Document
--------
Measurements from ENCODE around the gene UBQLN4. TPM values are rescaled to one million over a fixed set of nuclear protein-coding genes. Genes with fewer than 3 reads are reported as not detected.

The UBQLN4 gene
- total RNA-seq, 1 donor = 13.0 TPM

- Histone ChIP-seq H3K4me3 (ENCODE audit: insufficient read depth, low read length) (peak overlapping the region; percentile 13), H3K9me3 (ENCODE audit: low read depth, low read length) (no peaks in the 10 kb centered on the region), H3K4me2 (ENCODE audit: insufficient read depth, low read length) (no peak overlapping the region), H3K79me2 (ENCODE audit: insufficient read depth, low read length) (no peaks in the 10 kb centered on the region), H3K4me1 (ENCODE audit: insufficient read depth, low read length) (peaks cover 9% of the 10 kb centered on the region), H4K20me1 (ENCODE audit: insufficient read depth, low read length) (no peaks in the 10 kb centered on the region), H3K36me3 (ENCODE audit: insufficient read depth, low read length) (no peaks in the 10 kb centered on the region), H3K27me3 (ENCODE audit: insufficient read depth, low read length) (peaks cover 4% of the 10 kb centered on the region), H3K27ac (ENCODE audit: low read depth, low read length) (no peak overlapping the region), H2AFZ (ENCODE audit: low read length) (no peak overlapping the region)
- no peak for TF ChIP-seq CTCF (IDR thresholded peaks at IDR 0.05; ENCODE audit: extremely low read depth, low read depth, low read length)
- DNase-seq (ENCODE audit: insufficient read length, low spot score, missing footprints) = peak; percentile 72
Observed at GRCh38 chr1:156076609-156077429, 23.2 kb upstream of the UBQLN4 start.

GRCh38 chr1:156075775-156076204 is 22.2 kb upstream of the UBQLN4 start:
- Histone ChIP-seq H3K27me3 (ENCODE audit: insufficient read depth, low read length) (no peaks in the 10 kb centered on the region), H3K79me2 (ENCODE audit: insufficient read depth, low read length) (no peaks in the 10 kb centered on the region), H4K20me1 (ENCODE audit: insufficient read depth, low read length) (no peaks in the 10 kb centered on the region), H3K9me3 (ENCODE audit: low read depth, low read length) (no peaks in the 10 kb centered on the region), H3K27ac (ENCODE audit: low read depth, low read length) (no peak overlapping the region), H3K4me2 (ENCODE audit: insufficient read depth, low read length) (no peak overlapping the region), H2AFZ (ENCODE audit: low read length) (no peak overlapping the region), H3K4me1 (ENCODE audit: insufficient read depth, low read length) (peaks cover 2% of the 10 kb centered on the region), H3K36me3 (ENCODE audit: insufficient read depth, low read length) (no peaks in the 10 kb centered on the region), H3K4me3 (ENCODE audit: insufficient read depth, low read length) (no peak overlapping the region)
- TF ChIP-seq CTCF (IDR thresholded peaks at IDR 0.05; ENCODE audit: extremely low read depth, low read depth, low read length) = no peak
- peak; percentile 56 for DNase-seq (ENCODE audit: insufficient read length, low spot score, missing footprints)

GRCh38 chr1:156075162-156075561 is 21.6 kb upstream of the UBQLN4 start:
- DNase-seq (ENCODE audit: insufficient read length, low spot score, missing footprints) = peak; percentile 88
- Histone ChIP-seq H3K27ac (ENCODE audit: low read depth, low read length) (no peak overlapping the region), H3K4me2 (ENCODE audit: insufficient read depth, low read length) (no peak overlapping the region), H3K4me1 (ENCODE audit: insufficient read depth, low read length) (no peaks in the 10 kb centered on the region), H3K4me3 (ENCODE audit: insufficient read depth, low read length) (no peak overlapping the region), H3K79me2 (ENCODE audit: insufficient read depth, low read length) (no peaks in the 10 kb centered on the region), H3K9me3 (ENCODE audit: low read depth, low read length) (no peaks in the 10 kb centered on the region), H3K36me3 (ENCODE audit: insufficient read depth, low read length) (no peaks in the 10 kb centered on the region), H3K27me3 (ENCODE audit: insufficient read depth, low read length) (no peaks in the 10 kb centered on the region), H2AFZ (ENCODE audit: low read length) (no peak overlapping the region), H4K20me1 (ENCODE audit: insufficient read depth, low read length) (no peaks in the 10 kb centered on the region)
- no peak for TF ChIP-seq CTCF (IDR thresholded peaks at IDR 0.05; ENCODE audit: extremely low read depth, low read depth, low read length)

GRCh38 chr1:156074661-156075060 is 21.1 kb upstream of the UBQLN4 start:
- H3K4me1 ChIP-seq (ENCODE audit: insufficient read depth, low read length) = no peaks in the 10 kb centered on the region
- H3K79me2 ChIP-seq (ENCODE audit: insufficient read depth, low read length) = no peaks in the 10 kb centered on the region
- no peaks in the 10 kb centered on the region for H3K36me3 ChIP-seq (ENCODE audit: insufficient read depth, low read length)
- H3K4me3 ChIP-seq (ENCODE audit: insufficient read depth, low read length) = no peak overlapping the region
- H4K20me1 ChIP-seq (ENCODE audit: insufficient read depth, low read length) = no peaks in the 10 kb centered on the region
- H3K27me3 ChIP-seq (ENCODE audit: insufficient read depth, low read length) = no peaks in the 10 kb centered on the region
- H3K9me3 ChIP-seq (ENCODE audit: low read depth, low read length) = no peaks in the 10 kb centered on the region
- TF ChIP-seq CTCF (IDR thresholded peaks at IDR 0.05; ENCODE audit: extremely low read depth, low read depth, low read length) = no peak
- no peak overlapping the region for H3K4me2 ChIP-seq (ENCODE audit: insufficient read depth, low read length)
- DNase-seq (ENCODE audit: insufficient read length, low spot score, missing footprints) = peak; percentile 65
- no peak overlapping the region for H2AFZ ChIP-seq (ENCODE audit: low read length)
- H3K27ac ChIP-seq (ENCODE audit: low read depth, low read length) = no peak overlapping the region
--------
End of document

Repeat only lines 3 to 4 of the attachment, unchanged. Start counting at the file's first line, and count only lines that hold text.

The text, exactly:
- total RNA-seq, 1 donor = 13.0 TPM

- Histone ChIP-seq H3K4me3 (ENCODE audit: insufficient read depth, low read length) (peak overlapping the region; percentile 13), H3K9me3 (ENCODE audit: low read depth, low read length) (no peaks in the 10 kb centered on the region), H3K4me2 (ENCODE audit: insufficient read depth, low read length) (no peak overlapping the region), H3K79me2 (ENCODE audit: insufficient read depth, low read length) (no peaks in the 10 kb centered on the region), H3K4me1 (ENCODE audit: insufficient read depth, low read length) (peaks cover 9% of the 10 kb centered on the region), H4K20me1 (ENCODE audit: insufficient read depth, low read length) (no peaks in the 10 kb centered on the region), H3K36me3 (ENCODE audit: insufficient read depth, low read length) (no peaks in the 10 kb centered on the region), H3K27me3 (ENCODE audit: insufficient read depth, low read length) (peaks cover 4% of the 10 kb centered on the region), H3K27ac (ENCODE audit: low read depth, low read length) (no peak overlapping the region), H2AFZ (ENCODE audit: low read length) (no peak overlapping the region)